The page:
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A3) Dike reliability analysis

Start: 09/2017 (Part-time)
End: 09/2021
Status: Active

Contact details

Wim Kanning

Delft University of Technology

Expected outcome

Better models to assess the strength and performance of dikes using data from past events and experiments for optimising the design of flood defences.

Top and bottom-left: Floodwall failure on 17th Street Canal from Hurricane Katrina in New Orleans (source: Reslo et al. 2009 and IPET, 2005). Bottom-right: Rebuild New Orleans floodwall in 2013 (Photo by Bianca Hardeman).

Motivation and practical challenge

Seeing the aftermath of the New Orleans flood in 2005 motivated me to work on dike reliability modelling (bottom-right photo in 2013). The flood consequences were grave and very impressive (top and bottom-left photo in 2005). Also, for dike reliability modelling here in the Netherlands and abroad, that event made me realize firsthand the difficulties in predicting dike failures and the need to reduce uncertainties.

On the one hand, it showed me failure mechanisms that are rarely observed outside books and laboratories. On the other hand, it showed that modelling these failures involves much more than applying well-known failure models. Very uncertain soil conditions determine the strength of the levee. For example, very small weak zones in the soil proved critical for slope stability. Hence, modellers and designers of dikes should better account for the uncertain factors influencing the dike strength as much as possible.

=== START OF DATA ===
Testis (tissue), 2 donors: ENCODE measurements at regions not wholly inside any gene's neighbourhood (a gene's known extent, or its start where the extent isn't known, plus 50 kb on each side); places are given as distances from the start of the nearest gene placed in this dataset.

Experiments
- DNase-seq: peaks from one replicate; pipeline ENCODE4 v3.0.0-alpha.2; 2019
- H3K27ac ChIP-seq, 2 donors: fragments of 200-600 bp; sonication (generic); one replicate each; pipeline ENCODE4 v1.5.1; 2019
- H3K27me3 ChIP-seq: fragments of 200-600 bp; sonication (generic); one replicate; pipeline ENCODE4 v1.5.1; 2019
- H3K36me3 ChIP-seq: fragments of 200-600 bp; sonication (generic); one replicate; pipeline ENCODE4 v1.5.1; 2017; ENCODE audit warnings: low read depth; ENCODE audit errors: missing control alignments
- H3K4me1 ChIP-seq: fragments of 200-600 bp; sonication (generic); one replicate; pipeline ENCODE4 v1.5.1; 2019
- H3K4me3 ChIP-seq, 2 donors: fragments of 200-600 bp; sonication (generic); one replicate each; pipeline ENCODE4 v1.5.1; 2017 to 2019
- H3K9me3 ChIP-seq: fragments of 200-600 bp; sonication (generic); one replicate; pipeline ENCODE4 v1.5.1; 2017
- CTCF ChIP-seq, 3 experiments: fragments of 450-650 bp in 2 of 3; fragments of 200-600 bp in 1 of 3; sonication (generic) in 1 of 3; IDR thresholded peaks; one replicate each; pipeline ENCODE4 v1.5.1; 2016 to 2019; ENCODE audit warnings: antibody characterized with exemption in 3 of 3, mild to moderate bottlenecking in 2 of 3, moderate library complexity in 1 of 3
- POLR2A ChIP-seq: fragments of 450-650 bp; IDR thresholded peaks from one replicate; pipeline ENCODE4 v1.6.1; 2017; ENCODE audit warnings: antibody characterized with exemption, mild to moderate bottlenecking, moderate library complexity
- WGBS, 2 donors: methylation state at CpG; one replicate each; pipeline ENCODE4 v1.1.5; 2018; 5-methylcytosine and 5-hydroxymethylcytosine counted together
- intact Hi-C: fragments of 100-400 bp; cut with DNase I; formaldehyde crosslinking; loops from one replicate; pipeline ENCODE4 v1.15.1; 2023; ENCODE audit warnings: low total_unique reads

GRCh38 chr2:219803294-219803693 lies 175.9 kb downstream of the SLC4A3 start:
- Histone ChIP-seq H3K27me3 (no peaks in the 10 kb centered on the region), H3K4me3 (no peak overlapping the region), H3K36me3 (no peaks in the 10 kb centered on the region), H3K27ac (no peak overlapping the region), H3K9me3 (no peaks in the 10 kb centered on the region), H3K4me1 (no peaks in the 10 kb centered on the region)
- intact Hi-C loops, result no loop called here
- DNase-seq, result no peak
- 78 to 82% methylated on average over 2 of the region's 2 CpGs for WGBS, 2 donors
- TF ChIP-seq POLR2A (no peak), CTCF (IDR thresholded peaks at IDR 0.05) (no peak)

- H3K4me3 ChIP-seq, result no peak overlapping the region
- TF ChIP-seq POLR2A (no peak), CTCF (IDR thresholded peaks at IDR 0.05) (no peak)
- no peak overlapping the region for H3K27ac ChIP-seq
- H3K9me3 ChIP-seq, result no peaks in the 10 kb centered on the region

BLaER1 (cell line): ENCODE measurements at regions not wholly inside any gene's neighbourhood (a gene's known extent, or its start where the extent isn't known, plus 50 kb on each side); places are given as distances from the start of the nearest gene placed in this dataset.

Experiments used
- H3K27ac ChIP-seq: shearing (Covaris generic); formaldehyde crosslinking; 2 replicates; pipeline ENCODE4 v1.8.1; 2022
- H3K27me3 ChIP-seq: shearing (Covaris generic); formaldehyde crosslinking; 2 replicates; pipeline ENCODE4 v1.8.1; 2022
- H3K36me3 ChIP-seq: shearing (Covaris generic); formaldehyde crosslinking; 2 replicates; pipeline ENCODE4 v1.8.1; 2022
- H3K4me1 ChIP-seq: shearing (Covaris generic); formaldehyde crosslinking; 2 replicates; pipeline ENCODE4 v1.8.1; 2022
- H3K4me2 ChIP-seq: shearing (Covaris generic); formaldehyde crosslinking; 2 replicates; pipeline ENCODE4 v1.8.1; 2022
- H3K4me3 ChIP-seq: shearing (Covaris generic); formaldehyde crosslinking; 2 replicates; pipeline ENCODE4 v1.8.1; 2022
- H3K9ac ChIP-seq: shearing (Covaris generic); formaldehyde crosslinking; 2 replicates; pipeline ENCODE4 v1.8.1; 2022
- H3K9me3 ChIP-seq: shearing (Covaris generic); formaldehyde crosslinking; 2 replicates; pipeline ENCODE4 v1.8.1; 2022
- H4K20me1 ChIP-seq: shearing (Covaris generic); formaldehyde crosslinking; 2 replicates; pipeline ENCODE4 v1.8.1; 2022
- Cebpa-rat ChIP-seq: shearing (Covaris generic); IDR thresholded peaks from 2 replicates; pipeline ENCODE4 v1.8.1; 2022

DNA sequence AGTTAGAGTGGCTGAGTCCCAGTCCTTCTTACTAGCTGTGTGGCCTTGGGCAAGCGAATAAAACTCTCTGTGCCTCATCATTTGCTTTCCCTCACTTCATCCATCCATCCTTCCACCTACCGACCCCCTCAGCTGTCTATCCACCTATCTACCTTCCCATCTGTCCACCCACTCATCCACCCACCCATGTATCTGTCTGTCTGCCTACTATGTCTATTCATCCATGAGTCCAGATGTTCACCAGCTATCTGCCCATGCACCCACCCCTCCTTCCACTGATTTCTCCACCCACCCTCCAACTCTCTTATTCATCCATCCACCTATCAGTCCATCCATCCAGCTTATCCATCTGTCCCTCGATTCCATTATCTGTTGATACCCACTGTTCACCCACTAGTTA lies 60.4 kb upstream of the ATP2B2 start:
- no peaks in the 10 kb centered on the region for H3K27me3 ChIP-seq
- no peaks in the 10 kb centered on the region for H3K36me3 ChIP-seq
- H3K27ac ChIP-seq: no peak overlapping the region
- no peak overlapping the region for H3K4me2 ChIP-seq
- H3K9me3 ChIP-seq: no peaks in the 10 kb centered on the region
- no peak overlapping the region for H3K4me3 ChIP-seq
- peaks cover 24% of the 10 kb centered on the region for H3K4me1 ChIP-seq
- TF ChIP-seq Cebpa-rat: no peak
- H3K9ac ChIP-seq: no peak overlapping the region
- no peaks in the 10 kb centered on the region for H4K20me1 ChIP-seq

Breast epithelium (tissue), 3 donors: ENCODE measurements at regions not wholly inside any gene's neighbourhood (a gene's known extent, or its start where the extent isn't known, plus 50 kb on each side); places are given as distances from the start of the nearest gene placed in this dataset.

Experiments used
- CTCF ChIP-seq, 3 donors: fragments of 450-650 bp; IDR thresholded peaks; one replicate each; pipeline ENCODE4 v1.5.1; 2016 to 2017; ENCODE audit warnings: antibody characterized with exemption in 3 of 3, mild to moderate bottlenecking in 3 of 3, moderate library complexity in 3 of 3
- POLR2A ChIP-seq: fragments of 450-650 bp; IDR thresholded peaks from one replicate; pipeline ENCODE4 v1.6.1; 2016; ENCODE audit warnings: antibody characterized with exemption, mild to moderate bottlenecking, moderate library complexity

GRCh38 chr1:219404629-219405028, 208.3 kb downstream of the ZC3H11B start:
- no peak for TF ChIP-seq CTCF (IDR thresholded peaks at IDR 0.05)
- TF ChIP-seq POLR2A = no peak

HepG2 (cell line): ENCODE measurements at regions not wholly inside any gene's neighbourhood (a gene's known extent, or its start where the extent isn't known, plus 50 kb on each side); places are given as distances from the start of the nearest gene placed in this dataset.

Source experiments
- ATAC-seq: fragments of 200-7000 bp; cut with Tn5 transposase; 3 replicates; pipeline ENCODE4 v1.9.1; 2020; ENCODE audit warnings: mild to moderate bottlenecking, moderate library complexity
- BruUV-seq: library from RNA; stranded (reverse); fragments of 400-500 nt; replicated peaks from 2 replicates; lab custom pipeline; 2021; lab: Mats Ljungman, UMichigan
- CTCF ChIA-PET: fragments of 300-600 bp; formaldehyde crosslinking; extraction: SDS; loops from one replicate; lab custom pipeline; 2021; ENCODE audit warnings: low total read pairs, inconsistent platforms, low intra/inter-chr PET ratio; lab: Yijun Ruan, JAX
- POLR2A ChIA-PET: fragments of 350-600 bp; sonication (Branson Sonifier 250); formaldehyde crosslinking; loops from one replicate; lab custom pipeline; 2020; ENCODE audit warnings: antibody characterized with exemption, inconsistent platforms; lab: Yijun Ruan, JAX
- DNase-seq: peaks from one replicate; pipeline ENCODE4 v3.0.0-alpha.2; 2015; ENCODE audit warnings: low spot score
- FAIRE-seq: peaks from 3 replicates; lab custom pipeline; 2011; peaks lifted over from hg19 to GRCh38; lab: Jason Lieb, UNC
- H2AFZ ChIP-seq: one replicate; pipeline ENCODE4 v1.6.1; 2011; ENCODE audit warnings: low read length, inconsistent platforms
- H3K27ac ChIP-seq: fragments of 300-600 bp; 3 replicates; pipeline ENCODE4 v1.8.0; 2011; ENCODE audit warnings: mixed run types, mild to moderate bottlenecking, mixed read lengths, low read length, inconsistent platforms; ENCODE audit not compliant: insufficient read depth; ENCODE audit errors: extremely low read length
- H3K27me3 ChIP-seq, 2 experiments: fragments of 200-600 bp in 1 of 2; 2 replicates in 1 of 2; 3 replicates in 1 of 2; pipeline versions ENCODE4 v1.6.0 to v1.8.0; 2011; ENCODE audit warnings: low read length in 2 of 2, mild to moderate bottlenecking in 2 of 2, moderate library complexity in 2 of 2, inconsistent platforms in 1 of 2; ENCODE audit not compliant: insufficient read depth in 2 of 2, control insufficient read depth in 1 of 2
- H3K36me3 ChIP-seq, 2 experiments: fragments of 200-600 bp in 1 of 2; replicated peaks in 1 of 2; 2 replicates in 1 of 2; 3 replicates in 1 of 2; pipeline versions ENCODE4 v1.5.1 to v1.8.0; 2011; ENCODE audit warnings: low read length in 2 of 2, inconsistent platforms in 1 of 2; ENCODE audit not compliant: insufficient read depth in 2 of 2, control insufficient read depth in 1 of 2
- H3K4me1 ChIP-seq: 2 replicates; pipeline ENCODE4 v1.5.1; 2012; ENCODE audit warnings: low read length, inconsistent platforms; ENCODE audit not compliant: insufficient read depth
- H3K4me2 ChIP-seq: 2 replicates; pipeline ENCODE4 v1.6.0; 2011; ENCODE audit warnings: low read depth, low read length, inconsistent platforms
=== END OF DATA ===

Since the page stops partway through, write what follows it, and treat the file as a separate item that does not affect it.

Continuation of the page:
Research challenge

To improve the modelling of failure mechanisms, I explore together with MSc and Ph.D’s from AllRisk and SAFElevee, how uncertainties in levee performance can be accounted for and best mitigated?

Components include data from top: the levee failure in Breitenhagen, Germany (source: SAFElevee and Gruber 2013); middle: the Flood Proof Holland backward erosion piping experiment (source: Pol 2018), and bottom: reconstructions around Kinderdjik in South Holland (source: SAFELevee). The piping and reinforcement schemes were adapted from van Beek (2015).

Innovative components

Our research helps in better understanding failure modes for optimising the design of flood defences to better comply with the new flood protection standard. Some of the unique topics that I’m working on as a daily supervisor of the following Ph.D. researchers are (see related projects):

  • The temporal development of failure mechanisms. Together with Joost Pol, we look at the progression rate of piping using full scale and small scale experiments. This temporal development shows how long piping needs to occur to result in flooding along the coast and on riverine areas.